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White House

Hope Hicks, one of President Trump's rarely seen but longest-serving aides, has been named interim White House communications director, filling the position left vacant by Anthony Scaramucci after his 10-day tenure.

Hicks will work alongside press secretary Sarah Huckabee Sanders until a permanent replacement is found, the White House said. She has been serving as director of strategic communications.

"We will make an announcement on a permanent communications director at the appropriate time," a White House official said.

No single issue has been a greater animating force for the Republican base over the past decade than immigration — except maybe the Affordable Care
Act (aka Obamacare).

And with the failure of GOP health care efforts in Congress and sliding poll numbers this summer, the Trump White House seems to be making a concerted effort to elevate cultural wedge issues, from immigration and a ban on transgender people in the military to affirmative action and police conduct.

Updated at 5 p.m. ET

Anthony Scaramucci is leaving his position as White House communications director — less than two weeks after being named for the job.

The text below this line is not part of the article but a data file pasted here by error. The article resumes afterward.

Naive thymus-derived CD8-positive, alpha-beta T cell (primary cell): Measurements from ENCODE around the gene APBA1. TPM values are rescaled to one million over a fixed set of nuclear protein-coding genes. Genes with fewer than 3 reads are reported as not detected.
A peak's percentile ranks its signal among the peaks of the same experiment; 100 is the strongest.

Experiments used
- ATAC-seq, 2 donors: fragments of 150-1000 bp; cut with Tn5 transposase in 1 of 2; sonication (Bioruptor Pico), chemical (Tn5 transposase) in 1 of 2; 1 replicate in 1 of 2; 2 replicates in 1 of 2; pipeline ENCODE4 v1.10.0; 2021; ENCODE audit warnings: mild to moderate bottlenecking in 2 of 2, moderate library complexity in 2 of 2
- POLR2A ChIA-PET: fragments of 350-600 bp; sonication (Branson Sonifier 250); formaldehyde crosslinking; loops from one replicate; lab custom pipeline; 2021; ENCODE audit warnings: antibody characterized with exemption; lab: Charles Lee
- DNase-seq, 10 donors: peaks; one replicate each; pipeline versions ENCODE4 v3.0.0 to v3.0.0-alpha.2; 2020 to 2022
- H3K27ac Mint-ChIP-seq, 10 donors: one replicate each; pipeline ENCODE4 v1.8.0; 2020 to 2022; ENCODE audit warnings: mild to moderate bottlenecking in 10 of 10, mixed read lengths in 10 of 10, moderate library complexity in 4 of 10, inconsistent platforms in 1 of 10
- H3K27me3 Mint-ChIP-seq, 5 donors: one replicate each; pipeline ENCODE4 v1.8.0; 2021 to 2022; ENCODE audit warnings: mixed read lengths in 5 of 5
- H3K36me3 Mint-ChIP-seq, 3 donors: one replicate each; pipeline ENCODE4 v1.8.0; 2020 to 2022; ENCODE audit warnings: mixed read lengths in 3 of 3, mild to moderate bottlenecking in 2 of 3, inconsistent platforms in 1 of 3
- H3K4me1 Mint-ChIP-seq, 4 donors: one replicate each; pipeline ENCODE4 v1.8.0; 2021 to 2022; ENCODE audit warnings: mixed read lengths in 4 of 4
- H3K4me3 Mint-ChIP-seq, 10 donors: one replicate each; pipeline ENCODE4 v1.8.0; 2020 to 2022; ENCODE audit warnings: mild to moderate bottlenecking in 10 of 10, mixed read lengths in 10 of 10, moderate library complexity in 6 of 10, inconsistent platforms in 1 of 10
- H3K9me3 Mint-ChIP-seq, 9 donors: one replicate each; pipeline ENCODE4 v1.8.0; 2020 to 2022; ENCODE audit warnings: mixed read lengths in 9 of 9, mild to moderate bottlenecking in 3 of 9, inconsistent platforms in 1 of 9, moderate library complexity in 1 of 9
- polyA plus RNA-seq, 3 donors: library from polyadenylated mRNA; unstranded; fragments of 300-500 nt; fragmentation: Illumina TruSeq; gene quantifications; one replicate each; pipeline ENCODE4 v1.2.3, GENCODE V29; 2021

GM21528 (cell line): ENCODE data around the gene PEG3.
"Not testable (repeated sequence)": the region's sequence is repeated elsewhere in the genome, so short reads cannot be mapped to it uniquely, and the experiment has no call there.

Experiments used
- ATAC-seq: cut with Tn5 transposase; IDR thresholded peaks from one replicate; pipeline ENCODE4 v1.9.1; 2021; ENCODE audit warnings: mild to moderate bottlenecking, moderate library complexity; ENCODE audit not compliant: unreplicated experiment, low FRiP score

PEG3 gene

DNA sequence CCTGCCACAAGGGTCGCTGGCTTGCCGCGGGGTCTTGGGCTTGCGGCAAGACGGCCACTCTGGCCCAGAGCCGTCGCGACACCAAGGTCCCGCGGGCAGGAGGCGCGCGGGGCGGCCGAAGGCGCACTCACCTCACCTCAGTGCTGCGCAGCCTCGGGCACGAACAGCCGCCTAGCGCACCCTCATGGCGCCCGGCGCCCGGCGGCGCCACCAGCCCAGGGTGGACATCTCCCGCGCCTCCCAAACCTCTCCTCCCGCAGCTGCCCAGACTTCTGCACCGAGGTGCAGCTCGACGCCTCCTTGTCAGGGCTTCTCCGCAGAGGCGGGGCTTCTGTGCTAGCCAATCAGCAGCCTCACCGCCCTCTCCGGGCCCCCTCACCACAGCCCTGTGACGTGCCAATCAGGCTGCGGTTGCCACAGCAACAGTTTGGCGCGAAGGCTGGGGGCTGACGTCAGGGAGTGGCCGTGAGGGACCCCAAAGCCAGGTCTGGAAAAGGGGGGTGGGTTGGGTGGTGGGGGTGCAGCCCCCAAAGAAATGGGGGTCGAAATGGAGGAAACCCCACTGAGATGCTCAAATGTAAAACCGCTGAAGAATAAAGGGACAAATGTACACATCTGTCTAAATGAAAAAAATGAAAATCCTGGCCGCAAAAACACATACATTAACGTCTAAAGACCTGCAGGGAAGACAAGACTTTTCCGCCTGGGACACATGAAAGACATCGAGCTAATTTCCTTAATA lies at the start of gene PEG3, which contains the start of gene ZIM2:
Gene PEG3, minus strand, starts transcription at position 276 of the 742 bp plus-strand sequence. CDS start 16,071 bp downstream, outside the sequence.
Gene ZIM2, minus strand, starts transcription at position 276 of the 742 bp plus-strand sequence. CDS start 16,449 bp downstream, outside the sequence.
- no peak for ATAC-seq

Scaramucci's departure followed the Monday-morning swearing in of the new White House chief of staff, retired Gen. John F. Kelly. Scaramucci had negotiated an unusual deal to report directly to the president rather than the chief of staff (Reince Priebus at the time).

Laura Skelding for The Texas Tribune

President Donald Trump announced Monday he will nominate former Texas Comptroller Susan Combs to serve in the U.S. Department of the Interior. 

Shutterstock

Last week, cyber attackers took on targets ranging from the White House to the town of Cleburne in North Texas.

Viewership is declining. Washington seems increasingly dysfunctional and irrelevant to the daily lives of Americans. The presidency isn't the bully pulpit it used to be.

In an age of social media and divided audiences, the annual, constitutionally mandated State of the Union speech is beginning to look like a stuffy relic from a bygone era.

It's an institution in need of a makeover, which is precisely what the White House intends to do Tuesday night.

Dane Walters

This is the second installment in the KERA News series "Inside the Bush Center."

It’s one of the most mysterious rooms in the White House: The Situation Room. And the public has almost never seen it, save for a couple of snapshots from the mission that killed Osama Bin Laden. Now, that iconic room has been rebuilt in Dallas -- inside the new George W. Bush Presidential Center, which will be dedicated Thursday.

More than 125,000 folks have signed a petition urging Texas to secede -- and it's one of eight states with such petitions. The White House responded with a polite statement. But the title makes the administration's position clear: "Our States Remain United."